In the period, art outside the space of the National Exhibition of Art also grew rapidly and widely. People enthusiastically collected art works, evidence of the prosperous economy of the era. Some artists who returned from overseas helped change the face of Thai art by making it more contemporary. This period experienced a phenomenal growth, which developed in line with global affairs.

Trance of Power, Chatchai Puipia, 1989, From the collection of: Art Centre Silpakorn University
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Between 1997-2007, art works selected for the National Exhibition of Art oriented towards either self-reflection or natural truth. The principle belief that goodness and beauty was still central to the artistic creation. Also, there was a departure from semi-abstract art to the composition of elements while concealing stories in that composition.

Change (1997) by Pairoj WangbonArt Centre Silpakorn University

Nevertheless, it is noteworthy that colours began to disappear from art works again. Artists tended to rely on black and white, which was first adopted in prins. This same use of colour was later utilised by other genres. 

Snake (1997) by Somphong LeerasiriArt Centre Silpakorn University

It is possible to conclude that the dissociation with politics impacted artistic expression.The National Exhibition of Art and the realm of politics were clearly demarcated.

Beside My Home No.9 (1994) by Surapong SomsookArt Centre Silpakorn University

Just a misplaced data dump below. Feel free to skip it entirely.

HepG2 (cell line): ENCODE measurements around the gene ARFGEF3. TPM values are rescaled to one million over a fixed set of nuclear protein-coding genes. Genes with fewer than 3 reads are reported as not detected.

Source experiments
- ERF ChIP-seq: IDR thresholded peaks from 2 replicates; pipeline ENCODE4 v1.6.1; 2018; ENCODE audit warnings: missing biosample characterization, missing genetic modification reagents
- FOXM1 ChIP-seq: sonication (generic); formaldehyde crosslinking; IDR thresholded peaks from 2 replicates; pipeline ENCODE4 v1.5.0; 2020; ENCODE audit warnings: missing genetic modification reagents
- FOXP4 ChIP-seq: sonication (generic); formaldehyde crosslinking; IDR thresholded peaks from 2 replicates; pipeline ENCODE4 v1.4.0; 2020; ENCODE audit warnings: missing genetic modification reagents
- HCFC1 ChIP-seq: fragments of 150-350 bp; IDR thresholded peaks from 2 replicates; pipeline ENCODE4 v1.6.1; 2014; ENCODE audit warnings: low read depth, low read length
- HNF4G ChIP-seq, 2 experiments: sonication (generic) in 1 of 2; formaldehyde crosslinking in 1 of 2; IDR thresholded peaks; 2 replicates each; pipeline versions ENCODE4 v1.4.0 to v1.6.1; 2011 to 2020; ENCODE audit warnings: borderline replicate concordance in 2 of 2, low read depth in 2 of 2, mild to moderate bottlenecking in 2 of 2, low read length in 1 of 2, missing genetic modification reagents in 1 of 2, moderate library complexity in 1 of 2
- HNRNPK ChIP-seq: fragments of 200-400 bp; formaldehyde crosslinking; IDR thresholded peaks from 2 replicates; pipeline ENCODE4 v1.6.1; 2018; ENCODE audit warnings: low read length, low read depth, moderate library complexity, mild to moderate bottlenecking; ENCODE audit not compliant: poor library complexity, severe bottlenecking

Black and white here can be interpreted as clouds which covered social realities, miraculously changing its course towards a subjective realm. 

During the financial crisis of 1990s or social Tom Yum Kung crisis, Thailand, which had previously experienced boom and prosperity, was faced with a major financial crisis of global scale.Businesses, shops and real estate developments were halted.The country was like an unfinished picture. Skyscrapers and real estate developments which were once signs of material development and financial prosperity were left unfinished, pictures visible along the streets of major cities.

The Origin 8/1996 (1996) by Anupong KhachacheewaArt Centre Silpakorn University

The society was stagnant in terms of development; it became like a remnant of bygone civilisation. Works selected for and exhibited in the National Fine Art since then had portrayed crowded slums, overpopulation, modern poverty which were visible in both urban  and rural areas.

Tha Chang to Tha Phrachan (1998) by Piya PuangkhunthienArt Centre Silpakorn University

However, the forms and contents of works did not specifically and directly refer to social malaises, but we could broadly notice in art works. 

Credits: Story

Artworks featured in this story are parts of Silpakorn Art Collections. They are award-winning works from the National Exhibition of Art and Exhibition of Contemporary Art by Young Artists, under the care and management of the Art Centre Silpakorn University. 

Credits: All media
The story featured may in some cases have been created by an independent third party and may not always represent the views of the institutions, listed below, who have supplied the content.